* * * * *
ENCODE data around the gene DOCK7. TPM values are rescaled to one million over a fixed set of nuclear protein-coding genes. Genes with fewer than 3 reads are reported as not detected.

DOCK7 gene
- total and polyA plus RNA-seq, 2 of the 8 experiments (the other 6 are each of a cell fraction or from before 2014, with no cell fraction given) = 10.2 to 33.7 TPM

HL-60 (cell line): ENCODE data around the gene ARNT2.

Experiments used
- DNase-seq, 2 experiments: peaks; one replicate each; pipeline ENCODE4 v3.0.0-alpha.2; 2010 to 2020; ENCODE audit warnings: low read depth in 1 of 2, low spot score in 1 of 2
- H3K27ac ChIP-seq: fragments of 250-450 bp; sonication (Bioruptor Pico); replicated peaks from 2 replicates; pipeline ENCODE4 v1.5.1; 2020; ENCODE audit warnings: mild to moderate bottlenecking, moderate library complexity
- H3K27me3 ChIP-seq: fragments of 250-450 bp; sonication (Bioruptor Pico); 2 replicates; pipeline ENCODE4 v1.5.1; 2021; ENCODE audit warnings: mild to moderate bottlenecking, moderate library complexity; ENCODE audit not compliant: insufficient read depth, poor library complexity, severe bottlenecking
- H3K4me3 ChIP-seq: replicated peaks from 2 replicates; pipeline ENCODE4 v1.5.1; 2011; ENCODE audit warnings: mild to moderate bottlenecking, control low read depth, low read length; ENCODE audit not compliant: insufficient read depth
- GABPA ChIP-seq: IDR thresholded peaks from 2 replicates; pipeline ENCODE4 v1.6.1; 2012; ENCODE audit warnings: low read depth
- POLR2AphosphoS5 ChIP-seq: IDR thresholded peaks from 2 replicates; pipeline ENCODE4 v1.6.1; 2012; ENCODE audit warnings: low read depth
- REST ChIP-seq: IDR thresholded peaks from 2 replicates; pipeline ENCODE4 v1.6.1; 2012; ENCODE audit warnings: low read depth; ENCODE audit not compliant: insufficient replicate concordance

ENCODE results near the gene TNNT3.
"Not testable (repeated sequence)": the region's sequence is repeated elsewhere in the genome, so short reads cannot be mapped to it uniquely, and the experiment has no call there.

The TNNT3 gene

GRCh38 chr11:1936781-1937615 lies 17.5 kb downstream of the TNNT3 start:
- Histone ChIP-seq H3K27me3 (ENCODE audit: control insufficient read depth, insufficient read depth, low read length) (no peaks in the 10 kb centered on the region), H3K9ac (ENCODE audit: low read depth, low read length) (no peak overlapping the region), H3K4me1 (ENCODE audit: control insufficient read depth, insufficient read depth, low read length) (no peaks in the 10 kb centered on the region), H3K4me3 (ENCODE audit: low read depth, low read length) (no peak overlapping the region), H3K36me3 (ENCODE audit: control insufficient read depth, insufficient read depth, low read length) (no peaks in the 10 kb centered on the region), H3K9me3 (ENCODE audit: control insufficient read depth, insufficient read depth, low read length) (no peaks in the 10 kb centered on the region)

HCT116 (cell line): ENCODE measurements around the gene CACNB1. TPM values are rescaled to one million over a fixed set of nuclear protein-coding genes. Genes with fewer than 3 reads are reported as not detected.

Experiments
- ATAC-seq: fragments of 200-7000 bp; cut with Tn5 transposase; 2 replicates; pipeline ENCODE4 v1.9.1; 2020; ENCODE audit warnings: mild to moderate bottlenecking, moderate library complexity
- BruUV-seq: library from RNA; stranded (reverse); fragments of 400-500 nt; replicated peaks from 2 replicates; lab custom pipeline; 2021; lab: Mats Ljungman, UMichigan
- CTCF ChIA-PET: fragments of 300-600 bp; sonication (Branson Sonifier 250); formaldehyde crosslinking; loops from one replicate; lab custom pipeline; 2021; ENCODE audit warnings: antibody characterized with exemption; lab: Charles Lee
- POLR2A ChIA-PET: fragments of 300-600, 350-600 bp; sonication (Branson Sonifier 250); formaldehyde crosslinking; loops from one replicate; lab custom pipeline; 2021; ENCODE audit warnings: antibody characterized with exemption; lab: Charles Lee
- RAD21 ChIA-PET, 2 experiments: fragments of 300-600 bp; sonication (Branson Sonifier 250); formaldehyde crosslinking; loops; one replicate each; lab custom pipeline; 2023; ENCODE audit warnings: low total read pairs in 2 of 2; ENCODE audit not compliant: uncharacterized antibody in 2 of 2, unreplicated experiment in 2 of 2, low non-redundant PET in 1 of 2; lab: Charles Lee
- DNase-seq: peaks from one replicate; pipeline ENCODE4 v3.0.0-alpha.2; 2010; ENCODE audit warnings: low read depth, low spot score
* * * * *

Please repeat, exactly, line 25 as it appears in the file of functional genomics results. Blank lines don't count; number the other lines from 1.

- DNase-seq: peaks from one replicate; pipeline ENCODE4 v3.0.0-alpha.2; 2010; ENCODE audit warnings: low read depth, low spot score